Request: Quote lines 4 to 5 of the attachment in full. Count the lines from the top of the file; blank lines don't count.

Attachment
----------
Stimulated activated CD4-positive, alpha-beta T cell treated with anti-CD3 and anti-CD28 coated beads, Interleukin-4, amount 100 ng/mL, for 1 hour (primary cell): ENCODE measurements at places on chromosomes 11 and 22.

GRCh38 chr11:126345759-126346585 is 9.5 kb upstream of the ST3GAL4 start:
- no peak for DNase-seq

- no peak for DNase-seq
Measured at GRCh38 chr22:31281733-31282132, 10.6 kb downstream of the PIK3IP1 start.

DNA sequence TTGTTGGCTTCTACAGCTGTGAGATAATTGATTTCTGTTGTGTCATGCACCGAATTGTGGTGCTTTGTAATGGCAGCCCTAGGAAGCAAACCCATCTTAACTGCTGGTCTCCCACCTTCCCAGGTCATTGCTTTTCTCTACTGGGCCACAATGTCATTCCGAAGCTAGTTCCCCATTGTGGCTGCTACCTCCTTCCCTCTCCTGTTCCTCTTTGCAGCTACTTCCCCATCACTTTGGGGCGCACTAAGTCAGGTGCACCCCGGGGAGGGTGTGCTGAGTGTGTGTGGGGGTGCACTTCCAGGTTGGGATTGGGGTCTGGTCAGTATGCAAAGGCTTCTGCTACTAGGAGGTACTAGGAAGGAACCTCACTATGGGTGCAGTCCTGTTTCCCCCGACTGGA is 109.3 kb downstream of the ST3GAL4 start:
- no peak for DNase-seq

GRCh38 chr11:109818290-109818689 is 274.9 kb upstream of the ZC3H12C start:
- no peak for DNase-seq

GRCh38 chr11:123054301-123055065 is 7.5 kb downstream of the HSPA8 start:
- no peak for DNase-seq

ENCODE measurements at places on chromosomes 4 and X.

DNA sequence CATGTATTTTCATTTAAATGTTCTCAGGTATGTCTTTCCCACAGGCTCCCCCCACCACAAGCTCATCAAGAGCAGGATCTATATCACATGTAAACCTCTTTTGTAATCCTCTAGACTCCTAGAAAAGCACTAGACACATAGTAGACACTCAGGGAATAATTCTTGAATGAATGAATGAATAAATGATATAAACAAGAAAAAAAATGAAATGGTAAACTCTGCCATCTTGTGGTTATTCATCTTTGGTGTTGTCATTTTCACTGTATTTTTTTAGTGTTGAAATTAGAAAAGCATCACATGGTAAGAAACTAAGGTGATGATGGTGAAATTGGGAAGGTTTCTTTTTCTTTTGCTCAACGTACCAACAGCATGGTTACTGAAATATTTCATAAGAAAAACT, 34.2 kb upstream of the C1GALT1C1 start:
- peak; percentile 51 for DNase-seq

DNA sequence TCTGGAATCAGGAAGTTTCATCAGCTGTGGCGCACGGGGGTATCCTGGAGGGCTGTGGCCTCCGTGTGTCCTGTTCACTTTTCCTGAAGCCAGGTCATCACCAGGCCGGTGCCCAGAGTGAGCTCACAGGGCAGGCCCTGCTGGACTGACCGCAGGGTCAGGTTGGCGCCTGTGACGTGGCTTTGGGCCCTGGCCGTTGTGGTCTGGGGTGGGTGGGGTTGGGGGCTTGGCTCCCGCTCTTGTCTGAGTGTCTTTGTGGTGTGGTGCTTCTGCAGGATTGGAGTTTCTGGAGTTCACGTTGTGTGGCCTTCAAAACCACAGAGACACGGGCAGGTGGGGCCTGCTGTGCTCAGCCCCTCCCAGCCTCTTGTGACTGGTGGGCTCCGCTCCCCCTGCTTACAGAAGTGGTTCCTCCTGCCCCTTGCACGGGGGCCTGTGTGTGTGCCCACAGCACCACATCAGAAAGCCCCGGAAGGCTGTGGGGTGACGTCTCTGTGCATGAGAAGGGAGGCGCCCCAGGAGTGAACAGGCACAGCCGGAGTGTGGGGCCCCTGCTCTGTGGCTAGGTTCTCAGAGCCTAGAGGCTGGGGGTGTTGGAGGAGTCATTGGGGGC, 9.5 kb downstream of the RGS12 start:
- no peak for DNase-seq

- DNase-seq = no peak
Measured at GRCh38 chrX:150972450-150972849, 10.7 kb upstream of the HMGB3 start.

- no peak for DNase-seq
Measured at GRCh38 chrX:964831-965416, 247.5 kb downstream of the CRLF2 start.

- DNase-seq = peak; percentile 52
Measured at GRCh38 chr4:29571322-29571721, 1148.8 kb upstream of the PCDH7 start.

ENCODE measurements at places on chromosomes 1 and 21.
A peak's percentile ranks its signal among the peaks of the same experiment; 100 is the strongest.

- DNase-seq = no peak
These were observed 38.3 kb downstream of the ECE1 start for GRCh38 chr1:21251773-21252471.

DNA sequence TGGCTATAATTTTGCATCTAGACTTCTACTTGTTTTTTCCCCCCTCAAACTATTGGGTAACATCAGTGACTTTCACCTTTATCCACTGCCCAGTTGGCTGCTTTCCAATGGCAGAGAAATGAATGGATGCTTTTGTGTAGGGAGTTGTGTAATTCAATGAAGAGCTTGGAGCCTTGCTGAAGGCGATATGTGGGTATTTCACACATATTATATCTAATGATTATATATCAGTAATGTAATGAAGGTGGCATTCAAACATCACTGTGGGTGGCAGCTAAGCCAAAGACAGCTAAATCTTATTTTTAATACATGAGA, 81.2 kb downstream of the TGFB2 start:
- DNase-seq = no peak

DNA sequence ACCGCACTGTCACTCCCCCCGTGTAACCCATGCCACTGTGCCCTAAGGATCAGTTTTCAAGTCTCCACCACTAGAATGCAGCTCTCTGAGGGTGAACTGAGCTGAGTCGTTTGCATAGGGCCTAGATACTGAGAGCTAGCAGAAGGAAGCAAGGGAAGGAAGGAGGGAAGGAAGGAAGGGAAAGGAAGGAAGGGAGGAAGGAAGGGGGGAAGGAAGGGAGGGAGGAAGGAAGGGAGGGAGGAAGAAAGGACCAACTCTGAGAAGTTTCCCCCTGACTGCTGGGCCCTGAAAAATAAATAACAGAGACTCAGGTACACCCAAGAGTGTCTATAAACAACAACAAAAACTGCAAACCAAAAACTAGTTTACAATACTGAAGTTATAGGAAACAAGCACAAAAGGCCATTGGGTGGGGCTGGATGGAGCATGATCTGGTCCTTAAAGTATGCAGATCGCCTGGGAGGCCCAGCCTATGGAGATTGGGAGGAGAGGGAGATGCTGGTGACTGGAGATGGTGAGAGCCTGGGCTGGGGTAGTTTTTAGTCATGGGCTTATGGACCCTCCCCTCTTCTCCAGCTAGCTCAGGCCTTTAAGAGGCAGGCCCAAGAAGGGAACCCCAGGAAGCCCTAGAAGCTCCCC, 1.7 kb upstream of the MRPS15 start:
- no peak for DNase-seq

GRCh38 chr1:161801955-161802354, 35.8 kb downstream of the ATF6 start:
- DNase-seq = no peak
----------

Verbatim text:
- no peak for DNase-seq
Measured at GRCh38 chr22:31281733-31282132, 10.6 kb downstream of the PIK3IP1 start.